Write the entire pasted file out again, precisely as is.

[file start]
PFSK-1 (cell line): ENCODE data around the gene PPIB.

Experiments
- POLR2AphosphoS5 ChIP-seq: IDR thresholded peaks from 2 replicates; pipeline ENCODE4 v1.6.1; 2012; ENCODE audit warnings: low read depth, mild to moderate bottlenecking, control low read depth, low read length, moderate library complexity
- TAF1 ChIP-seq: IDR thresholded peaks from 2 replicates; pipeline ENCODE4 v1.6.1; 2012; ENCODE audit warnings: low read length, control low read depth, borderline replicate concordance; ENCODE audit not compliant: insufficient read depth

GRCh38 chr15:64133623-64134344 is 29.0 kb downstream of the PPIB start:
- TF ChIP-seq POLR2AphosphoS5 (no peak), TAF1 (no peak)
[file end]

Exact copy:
PFSK-1 (cell line): ENCODE data around the gene PPIB.

Experiments
- POLR2AphosphoS5 ChIP-seq: IDR thresholded peaks from 2 replicates; pipeline ENCODE4 v1.6.1; 2012; ENCODE audit warnings: low read depth, mild to moderate bottlenecking, control low read depth, low read length, moderate library complexity
- TAF1 ChIP-seq: IDR thresholded peaks from 2 replicates; pipeline ENCODE4 v1.6.1; 2012; ENCODE audit warnings: low read length, control low read depth, borderline replicate concordance; ENCODE audit not compliant: insufficient read depth

GRCh38 chr15:64133623-64134344 is 29.0 kb downstream of the PPIB start:
- TF ChIP-seq POLR2AphosphoS5 (no peak), TAF1 (no peak)